“Let’s go back logically and look at this. You’re elevated. You’re totally separated from the roadway. You’re in a protected environment and completely separated out…. What cars are flying at that level above the ground? And what people are flying through the air at that level above the ground? As opposed to an at-grade transit that’s crossing active streets with active vehicles turning in front of the train, with pedestrians crossing in front of the train. That (comparison) doesn’t seem to make logical sense to me.”
Unlike the Sacramento family, Honolulu families won’t be able to drive past a crossing arm and flashing warning lights or otherwise stumble into an at-grade train’s path here. No amount of hype about at-grade safety can alter the fact that our system will be safer than what the AIA -- and apparently some candidates -- propose.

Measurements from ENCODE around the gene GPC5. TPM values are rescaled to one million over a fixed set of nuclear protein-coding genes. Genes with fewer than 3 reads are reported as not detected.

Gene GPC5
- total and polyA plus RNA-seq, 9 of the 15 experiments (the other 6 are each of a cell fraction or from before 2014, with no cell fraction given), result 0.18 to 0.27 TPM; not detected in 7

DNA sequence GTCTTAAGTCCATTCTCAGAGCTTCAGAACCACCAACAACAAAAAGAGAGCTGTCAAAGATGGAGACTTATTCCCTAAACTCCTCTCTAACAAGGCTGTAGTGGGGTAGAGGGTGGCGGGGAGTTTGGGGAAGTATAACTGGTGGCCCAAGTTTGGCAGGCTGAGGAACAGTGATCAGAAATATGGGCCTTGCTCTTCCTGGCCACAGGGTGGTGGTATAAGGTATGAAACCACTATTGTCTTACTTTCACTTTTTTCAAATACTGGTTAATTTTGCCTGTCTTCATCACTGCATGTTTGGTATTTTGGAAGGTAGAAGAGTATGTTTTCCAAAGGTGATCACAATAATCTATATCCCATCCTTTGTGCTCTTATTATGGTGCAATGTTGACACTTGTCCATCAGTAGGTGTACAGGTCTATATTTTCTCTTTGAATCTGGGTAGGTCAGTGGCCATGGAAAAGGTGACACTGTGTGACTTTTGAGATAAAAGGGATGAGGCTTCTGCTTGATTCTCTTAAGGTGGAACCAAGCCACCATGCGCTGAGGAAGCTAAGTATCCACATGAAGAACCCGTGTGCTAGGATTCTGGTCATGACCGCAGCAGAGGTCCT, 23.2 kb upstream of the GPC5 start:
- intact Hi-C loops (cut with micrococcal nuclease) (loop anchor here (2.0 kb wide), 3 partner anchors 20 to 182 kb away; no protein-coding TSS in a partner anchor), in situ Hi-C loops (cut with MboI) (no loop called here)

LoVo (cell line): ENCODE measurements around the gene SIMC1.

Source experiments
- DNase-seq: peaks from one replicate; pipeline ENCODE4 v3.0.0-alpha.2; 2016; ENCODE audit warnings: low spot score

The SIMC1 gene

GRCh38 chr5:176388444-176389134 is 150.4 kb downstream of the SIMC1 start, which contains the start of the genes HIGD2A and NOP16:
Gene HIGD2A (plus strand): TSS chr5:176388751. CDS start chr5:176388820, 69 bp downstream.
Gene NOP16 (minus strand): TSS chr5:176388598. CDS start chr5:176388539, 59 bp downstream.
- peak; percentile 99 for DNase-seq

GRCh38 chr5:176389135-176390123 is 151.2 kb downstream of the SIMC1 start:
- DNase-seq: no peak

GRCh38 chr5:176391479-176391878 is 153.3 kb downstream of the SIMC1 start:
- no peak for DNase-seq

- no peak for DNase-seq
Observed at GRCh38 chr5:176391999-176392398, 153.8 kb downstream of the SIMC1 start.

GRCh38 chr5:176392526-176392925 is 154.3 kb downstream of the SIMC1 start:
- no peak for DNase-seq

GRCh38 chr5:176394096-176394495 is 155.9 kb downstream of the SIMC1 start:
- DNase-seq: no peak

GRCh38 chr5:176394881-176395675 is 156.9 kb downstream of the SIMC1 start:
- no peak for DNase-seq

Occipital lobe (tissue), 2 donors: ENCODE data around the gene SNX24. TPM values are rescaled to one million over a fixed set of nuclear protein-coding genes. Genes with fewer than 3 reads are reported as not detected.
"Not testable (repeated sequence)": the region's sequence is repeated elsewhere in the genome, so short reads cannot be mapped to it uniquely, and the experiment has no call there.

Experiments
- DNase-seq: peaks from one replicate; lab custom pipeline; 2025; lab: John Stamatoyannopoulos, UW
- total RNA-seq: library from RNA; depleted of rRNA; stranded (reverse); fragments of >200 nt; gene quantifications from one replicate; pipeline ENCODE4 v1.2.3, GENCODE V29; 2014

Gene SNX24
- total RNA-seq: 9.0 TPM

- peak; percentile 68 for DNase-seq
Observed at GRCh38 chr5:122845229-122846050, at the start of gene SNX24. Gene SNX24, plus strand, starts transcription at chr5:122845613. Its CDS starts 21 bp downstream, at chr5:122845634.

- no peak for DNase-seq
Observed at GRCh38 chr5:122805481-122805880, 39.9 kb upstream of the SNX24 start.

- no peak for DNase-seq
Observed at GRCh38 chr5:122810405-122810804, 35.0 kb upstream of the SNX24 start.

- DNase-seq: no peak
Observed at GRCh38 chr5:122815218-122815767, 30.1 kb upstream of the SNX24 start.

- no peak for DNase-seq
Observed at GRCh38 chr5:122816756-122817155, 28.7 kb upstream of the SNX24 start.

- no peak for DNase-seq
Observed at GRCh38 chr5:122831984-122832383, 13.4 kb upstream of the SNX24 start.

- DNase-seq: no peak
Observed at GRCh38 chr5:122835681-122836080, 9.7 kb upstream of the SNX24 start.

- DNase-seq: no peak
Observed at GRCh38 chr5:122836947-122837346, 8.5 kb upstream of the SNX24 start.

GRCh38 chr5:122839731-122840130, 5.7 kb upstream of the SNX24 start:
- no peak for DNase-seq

Yesterday's tragedy in Sacramento can't be ignored.

This post has been added to our "aggregation" site under the Elevated vs At-Grade heading.


Anonymous said...

How anyone can claim a mix of rail and street traffic can be safe -- or efficient -- escapes me.

It's like saying airliners should use interstate freeways and not get off the ground.

Anonymous said...

Looking back at that 2010 article, the comparison is very convoluted. Between 1998 and 2007, there were 7 fatalities for right of way vs 211 for street level. Yet, when comparing pax per mile, they only use 2007 figures. How does that make sense when one data set (fatalities) encompasses 9 years and then the pax mile is based on one year?

A more revealing question should be asked, how many of the 7 involved a collision between train and auto and how many of the 211 involved a collision between train and auto?

Doug Carlson said...

The whole issue of at-grade vs grade-separated transit safety is so clear-cut in favor of, in Honolulu's case, elevated rail that anyone who advocates building at-grade rail in Honolulu is blind to the implications. If and when rail opponents dare to declare their preference for this technology, they'll have to defend a choice that clearly is not what Honolulu citizens require.